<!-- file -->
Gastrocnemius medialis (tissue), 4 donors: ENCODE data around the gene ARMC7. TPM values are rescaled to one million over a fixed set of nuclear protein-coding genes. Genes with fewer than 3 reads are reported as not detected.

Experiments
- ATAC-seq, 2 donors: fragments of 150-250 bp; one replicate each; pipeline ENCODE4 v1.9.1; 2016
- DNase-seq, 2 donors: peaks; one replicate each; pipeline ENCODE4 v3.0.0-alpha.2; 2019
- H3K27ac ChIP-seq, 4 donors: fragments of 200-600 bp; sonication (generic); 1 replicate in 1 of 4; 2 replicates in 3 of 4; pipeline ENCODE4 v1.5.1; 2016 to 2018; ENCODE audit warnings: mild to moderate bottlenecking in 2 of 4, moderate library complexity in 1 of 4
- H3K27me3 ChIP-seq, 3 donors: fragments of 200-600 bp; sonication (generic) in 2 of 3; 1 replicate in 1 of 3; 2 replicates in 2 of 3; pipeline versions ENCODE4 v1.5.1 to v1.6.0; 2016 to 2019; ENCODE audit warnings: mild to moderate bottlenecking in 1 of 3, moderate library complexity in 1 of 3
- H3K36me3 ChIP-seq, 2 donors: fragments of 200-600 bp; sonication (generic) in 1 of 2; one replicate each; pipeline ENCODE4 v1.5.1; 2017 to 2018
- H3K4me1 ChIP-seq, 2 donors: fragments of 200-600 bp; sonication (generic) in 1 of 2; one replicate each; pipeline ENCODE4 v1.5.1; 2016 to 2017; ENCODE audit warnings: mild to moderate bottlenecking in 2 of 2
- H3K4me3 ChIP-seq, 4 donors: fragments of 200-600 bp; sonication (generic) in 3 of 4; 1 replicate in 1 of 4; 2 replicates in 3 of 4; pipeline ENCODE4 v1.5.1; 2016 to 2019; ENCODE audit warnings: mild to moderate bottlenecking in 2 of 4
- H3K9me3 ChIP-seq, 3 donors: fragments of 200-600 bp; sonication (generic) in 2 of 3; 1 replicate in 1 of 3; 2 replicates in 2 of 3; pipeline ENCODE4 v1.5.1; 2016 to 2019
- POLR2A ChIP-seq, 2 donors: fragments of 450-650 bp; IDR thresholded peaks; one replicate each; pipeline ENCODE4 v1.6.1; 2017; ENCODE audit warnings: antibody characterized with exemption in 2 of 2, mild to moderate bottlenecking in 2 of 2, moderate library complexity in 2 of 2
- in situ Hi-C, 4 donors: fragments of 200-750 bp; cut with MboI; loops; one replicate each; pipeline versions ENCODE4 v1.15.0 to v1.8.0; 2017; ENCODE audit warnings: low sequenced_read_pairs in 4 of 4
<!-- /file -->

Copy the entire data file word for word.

Gastrocnemius medialis (tissue), 4 donors: ENCODE data around the gene ARMC7. TPM values are rescaled to one million over a fixed set of nuclear protein-coding genes. Genes with fewer than 3 reads are reported as not detected.

Experiments
- ATAC-seq, 2 donors: fragments of 150-250 bp; one replicate each; pipeline ENCODE4 v1.9.1; 2016
- DNase-seq, 2 donors: peaks; one replicate each; pipeline ENCODE4 v3.0.0-alpha.2; 2019
- H3K27ac ChIP-seq, 4 donors: fragments of 200-600 bp; sonication (generic); 1 replicate in 1 of 4; 2 replicates in 3 of 4; pipeline ENCODE4 v1.5.1; 2016 to 2018; ENCODE audit warnings: mild to moderate bottlenecking in 2 of 4, moderate library complexity in 1 of 4
- H3K27me3 ChIP-seq, 3 donors: fragments of 200-600 bp; sonication (generic) in 2 of 3; 1 replicate in 1 of 3; 2 replicates in 2 of 3; pipeline versions ENCODE4 v1.5.1 to v1.6.0; 2016 to 2019; ENCODE audit warnings: mild to moderate bottlenecking in 1 of 3, moderate library complexity in 1 of 3
- H3K36me3 ChIP-seq, 2 donors: fragments of 200-600 bp; sonication (generic) in 1 of 2; one replicate each; pipeline ENCODE4 v1.5.1; 2017 to 2018
- H3K4me1 ChIP-seq, 2 donors: fragments of 200-600 bp; sonication (generic) in 1 of 2; one replicate each; pipeline ENCODE4 v1.5.1; 2016 to 2017; ENCODE audit warnings: mild to moderate bottlenecking in 2 of 2
- H3K4me3 ChIP-seq, 4 donors: fragments of 200-600 bp; sonication (generic) in 3 of 4; 1 replicate in 1 of 4; 2 replicates in 3 of 4; pipeline ENCODE4 v1.5.1; 2016 to 2019; ENCODE audit warnings: mild to moderate bottlenecking in 2 of 4
- H3K9me3 ChIP-seq, 3 donors: fragments of 200-600 bp; sonication (generic) in 2 of 3; 1 replicate in 1 of 3; 2 replicates in 2 of 3; pipeline ENCODE4 v1.5.1; 2016 to 2019
- POLR2A ChIP-seq, 2 donors: fragments of 450-650 bp; IDR thresholded peaks; one replicate each; pipeline ENCODE4 v1.6.1; 2017; ENCODE audit warnings: antibody characterized with exemption in 2 of 2, mild to moderate bottlenecking in 2 of 2, moderate library complexity in 2 of 2
- in situ Hi-C, 4 donors: fragments of 200-750 bp; cut with MboI; loops; one replicate each; pipeline versions ENCODE4 v1.15.0 to v1.8.0; 2017; ENCODE audit warnings: low sequenced_read_pairs in 4 of 4